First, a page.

When it comes to vaccinating Haliburton County residents against COVID-19, public health must not only follow all provinciallymandated guidelines but must also be transparent so there is no opportunity for members of the public to cast aspersions on the rollout.
There have been grumblings among the masses about a perceived clandestine clinic operating out of the Pinestone Resort and Conference Centre. We received one letter from a reader complaining it was done under the radar with no public announcements.
He was not wrong as we have only had official word this week about so-called popup clinics, including at places such as the Pinestone.
This led the letter writer and others to speculate. While surely for frontline workers, they heard of non-frontline workers being vaccinated, including two retirees and two in their 40s who weren’t even residents.
Others grumbled upon hearing bank workers were getting the jab and employees of some social service agencies.
Unfortunately, it is the type of speculation that will occur when health officials are not completely transparent about what is going on locally. There are accusations of queue jumping, and questioning local officials.
Other stories of some local seniors being offered appointments in Peterborough, Lindsay and Bracebridge are concerning.
It’s a tough one. Local health officials are in a flux position. They are making plans that are literally changing all of the time. Informed about a batch of expiring vaccines, they have made quick calls to volunteer firefighters for example. Some get a call about availability and are vaccinated within a few hours. Publicly advertising what they are doing isn’t always front and centre in their minds.
In a similar vein, likely no one predicted the backlash that would occur over the announcement that the A.J. LaRue Arena in Haliburton would be used as a vaccination clinic from March to September. However, youth proponents quickly said this was not a good idea. With ice out it meant a delayed start to the Highland Storm Minor Hockey Association season and threated Hockey Haven’s summer camp. Why not use the Haliburton Legion they asked. In the end, Dysart et al listened to the concerns, spoke with the health unit, and scaled back the clinic dates so as not to be so disruptive of the summer ice season. They will find an alternate location.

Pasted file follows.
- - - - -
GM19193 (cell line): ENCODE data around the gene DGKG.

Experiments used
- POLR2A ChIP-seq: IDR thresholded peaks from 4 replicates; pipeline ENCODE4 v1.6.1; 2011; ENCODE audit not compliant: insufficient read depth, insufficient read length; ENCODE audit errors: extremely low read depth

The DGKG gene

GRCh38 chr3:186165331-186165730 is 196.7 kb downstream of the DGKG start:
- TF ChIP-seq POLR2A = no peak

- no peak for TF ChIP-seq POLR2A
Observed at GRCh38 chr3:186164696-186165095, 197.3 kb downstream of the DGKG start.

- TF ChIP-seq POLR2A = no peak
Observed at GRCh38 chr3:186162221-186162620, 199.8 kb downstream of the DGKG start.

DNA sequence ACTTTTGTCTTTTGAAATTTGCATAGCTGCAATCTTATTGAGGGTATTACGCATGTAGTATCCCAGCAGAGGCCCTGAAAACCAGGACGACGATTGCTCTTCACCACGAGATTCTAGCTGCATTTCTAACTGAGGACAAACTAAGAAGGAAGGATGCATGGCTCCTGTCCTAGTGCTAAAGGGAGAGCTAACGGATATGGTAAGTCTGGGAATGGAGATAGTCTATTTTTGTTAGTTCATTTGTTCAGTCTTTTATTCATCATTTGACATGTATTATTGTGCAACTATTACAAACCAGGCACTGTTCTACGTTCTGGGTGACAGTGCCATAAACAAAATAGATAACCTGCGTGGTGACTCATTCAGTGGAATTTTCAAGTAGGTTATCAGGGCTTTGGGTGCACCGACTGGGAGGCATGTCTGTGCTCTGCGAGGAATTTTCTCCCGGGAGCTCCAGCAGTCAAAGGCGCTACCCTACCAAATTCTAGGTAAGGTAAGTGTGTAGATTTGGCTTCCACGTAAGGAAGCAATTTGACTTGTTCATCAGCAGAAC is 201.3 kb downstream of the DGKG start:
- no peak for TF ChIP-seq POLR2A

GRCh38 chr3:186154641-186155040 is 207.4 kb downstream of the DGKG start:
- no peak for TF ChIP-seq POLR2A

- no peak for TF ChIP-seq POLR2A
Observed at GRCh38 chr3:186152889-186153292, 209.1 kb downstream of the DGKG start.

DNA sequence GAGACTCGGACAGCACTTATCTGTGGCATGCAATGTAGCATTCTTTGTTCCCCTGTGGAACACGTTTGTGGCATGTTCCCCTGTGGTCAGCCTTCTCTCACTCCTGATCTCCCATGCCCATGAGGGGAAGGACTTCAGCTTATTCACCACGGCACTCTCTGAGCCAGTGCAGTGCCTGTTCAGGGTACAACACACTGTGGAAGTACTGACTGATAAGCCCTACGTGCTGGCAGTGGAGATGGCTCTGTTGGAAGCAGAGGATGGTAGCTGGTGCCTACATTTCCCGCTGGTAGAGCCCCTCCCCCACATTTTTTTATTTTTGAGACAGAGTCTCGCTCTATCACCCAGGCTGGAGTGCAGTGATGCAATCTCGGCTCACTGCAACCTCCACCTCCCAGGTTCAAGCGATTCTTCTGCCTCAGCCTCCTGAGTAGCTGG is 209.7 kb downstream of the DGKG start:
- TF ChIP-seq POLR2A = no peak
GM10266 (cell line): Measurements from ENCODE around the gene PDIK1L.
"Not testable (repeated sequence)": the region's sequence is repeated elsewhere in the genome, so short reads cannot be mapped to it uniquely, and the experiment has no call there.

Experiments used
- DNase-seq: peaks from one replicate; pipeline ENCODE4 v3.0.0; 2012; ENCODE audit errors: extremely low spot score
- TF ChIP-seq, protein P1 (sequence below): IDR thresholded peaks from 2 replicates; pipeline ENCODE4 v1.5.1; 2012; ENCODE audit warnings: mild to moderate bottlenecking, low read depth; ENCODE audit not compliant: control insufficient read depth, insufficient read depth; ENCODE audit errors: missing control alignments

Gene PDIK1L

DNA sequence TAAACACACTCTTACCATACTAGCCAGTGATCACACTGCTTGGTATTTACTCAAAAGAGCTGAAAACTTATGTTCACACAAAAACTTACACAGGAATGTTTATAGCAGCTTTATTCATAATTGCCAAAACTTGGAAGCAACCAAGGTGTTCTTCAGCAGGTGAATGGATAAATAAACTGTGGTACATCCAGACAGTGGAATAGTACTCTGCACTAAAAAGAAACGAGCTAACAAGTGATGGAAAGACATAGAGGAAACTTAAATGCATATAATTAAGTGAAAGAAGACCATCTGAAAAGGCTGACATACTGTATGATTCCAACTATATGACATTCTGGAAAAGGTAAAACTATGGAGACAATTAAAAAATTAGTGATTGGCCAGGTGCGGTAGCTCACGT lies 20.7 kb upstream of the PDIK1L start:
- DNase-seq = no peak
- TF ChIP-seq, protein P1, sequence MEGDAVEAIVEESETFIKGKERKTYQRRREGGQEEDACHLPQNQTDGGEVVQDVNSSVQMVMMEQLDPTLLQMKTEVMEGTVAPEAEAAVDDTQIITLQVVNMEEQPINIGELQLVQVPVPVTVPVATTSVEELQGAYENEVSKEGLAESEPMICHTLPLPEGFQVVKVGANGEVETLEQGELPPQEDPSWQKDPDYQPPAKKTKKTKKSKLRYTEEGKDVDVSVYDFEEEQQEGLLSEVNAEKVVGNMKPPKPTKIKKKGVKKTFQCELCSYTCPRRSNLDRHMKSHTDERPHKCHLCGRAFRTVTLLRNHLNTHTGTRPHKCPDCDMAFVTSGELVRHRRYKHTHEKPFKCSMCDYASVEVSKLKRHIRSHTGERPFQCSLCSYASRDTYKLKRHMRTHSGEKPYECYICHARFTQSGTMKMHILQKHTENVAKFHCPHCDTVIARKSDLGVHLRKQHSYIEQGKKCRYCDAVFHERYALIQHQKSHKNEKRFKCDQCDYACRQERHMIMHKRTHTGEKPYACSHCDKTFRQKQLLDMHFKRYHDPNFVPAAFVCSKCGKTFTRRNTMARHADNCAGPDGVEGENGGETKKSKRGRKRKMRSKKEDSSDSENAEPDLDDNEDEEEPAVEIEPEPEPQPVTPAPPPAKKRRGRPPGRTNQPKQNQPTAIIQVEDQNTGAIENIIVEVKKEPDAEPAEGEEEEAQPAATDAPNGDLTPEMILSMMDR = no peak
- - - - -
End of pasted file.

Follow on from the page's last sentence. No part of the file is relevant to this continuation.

While we implore public health to do its best to anticipate public reaction and factor that into its decision-making, we also appeal to the public to be patient.
Public health officials are making decisions dayby-day based on circumstances largely out of their control. They are doing their best to get needles in arms in hopes of having all of us vaccinated by the end of summer. They are not sitting about scheming how they can get their friends and family vaccinated before everyone else.
Under the leadership of acting medical officer of health, Dr. Ian Gemmill, the health unit has done a very good job of getting its message across. Gemmill has hosted public forms and holds a media briefing once a week. It’s the best press access we have had in my time with The Highlander.
We encourage the public to go to him and other trusted sources to get their information, including mainstream media locally, rather than riding the rumour train and confusing fact with Facebook.
It’s been a very long year for all of us and once again we have to pull together for the betterment of the community.